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DOE Awards 9 Research Projects to Capture Carbon Emissions Directly from the Air

DOE Awards 9 Research Projects to Capture Carbon Emissions Directly from the Air

The U.S. Department of Energy (DOE) announced last week that it will provide $24 million in funding for nine Direct Air Capture (DAC) research projects. The projects aim to advance cost-effective carbon capture technologies that promote decarbonization and will help the U.S. reach the Biden administration’s goal of net-zero emissions by 2050. 
Secretary of Energy Jennifer Granholm, who spoke to the ASME community during the inaugural ASME Policy Impact event in May, commented on the initiative, stating, “Finding ways to remove and store carbon directly from the air is an absolute necessity in our fight against the climate crisis. This investment in carbon capture technology research through universities and DOE laboratories will position America as a leader in this growing field, create good-paying jobs, and help make our carbon-free future a reality.”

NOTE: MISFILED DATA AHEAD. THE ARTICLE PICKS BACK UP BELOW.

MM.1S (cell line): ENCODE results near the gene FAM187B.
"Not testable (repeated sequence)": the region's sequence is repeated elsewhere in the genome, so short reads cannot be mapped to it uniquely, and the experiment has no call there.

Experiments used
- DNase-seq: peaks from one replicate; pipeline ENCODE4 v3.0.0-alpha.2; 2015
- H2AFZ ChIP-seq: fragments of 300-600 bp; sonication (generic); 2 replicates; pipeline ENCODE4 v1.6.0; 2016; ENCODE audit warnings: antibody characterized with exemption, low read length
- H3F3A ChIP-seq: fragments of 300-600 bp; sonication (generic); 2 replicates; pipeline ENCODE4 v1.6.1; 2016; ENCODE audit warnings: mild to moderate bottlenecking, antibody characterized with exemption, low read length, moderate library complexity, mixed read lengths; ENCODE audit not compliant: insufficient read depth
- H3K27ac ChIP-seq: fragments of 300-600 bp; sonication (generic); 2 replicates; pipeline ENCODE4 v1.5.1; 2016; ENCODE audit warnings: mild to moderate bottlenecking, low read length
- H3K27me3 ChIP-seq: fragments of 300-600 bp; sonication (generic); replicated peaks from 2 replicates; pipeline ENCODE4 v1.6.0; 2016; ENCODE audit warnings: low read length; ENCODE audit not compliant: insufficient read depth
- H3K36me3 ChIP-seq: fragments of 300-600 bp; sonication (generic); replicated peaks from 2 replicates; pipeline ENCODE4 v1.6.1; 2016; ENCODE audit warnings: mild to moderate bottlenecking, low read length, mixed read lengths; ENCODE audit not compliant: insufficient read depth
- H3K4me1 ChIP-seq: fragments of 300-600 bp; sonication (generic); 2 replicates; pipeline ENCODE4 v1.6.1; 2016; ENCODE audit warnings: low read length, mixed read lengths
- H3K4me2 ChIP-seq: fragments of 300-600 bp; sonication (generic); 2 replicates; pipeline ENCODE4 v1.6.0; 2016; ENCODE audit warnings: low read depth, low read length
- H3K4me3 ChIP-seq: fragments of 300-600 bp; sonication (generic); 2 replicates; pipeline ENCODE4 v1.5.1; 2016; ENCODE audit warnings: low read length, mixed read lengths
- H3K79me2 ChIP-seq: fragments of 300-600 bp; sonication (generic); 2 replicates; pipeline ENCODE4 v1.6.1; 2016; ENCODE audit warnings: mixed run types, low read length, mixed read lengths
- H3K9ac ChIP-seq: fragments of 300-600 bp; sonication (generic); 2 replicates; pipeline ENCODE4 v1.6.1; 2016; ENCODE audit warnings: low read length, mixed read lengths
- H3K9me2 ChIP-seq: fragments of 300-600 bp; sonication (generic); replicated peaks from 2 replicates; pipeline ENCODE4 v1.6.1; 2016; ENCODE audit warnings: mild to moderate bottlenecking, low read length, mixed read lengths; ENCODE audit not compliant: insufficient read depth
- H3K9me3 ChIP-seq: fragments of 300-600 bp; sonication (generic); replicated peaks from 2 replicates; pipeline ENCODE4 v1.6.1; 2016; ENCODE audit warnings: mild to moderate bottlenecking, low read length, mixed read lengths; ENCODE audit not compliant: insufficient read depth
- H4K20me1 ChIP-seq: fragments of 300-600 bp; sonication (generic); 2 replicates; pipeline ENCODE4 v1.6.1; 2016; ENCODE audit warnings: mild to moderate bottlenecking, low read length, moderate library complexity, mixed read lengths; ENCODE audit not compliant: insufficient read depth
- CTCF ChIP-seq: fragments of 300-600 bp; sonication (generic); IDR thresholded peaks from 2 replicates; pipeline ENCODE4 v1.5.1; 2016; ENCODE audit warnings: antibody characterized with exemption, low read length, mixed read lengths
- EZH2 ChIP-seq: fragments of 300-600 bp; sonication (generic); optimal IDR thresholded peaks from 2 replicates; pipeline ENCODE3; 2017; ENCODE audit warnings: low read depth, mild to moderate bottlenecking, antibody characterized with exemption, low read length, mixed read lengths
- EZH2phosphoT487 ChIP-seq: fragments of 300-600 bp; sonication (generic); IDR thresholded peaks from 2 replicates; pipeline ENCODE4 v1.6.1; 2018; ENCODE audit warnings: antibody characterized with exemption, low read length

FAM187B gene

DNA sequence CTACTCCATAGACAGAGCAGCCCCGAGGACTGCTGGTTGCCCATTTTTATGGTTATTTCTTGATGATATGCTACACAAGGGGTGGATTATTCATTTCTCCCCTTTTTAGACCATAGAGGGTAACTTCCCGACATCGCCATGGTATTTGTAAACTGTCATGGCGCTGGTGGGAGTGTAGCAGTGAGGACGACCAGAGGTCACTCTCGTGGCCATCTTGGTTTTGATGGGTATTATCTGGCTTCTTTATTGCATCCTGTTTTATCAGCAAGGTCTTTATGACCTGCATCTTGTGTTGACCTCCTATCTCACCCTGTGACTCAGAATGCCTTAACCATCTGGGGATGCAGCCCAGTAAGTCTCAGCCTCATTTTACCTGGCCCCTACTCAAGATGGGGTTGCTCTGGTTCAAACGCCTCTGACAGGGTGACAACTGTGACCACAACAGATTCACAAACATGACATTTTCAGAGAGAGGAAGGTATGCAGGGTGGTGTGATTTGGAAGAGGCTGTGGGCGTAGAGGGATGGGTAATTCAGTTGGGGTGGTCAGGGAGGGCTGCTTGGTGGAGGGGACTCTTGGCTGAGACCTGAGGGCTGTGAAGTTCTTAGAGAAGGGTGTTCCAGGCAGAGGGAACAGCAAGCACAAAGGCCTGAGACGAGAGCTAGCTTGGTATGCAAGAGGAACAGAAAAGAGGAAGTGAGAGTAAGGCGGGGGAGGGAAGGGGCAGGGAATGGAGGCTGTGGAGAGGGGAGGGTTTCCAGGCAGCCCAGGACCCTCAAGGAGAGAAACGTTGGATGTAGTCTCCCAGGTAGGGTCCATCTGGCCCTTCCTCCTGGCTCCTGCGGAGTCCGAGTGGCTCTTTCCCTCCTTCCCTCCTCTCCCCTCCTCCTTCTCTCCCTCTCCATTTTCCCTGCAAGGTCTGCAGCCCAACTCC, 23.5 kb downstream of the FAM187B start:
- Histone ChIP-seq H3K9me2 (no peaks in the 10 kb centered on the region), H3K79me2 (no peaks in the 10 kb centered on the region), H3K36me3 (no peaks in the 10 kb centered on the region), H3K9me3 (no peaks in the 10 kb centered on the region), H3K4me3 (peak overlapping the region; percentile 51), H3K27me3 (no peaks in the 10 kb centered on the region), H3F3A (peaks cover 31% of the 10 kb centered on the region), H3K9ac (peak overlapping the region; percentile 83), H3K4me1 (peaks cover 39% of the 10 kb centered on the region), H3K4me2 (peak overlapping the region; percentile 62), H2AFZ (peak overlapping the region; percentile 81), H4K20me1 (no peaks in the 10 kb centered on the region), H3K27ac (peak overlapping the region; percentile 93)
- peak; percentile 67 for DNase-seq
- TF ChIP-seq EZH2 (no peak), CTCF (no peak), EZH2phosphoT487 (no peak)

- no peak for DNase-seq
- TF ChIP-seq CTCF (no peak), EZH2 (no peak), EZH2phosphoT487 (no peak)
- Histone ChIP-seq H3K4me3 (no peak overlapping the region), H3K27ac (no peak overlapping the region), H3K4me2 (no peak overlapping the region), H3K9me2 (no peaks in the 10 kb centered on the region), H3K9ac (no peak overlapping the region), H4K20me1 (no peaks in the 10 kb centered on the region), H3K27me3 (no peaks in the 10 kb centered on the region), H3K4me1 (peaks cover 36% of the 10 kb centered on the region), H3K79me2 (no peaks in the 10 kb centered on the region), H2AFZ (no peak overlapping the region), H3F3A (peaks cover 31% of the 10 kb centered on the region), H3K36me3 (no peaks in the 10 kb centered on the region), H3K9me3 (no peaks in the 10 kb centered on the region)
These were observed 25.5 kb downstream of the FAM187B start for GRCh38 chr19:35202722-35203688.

Direct Air Capture is a relatively new technology that DOE is looking to explore and develop. The research these nine projects will conduct will help DOE to better understand the limitations of the existing technology and work towards developing innovative solutions for the advancement of DAC technology. For example, one of the drawbacks of current DAC technology is its inefficient energy use. These nine projects will work to specifically address that challenge and come up with more efficient ways to remove carbon dioxide from the air.
Although the mission is overarching,  the nine awards each address separate topics, such as the discovery of novel materials, chemistries, and processes for extraction. The projects are led by two national laboratories and seven universities. The full list of projects can be found here

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